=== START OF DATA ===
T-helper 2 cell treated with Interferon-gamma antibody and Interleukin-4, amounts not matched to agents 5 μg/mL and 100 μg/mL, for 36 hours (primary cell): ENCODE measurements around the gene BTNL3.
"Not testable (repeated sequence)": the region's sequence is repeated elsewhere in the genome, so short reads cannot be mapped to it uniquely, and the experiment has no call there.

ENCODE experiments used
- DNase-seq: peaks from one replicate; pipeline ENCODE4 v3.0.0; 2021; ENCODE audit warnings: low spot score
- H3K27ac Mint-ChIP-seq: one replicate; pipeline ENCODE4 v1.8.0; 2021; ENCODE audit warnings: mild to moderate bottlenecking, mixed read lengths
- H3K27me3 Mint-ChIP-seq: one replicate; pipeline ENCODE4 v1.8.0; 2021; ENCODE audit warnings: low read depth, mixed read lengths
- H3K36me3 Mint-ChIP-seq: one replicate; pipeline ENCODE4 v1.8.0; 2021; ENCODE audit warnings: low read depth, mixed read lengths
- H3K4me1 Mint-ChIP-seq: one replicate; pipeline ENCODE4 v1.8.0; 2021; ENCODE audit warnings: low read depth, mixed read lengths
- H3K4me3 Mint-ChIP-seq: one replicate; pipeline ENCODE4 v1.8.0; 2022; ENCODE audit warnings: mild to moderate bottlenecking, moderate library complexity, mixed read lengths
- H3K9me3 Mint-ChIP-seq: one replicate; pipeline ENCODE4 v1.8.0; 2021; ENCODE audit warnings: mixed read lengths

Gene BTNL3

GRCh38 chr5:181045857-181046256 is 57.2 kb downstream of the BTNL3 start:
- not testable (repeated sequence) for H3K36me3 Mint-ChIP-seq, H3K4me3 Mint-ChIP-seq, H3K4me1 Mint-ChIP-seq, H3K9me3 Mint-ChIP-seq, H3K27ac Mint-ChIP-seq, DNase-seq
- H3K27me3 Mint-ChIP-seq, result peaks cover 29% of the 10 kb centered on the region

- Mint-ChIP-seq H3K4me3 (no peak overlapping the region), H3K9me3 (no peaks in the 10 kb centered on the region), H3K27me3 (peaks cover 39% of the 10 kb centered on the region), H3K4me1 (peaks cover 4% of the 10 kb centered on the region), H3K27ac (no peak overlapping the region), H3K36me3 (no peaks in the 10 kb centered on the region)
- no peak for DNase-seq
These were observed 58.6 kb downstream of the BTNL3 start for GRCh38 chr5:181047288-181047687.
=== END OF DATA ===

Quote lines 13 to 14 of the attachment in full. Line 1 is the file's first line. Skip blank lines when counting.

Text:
- not testable (repeated sequence) for H3K36me3 Mint-ChIP-seq, H3K4me3 Mint-ChIP-seq, H3K4me1 Mint-ChIP-seq, H3K9me3 Mint-ChIP-seq, H3K27ac Mint-ChIP-seq, DNase-seq
- H3K27me3 Mint-ChIP-seq, result peaks cover 29% of the 10 kb centered on the region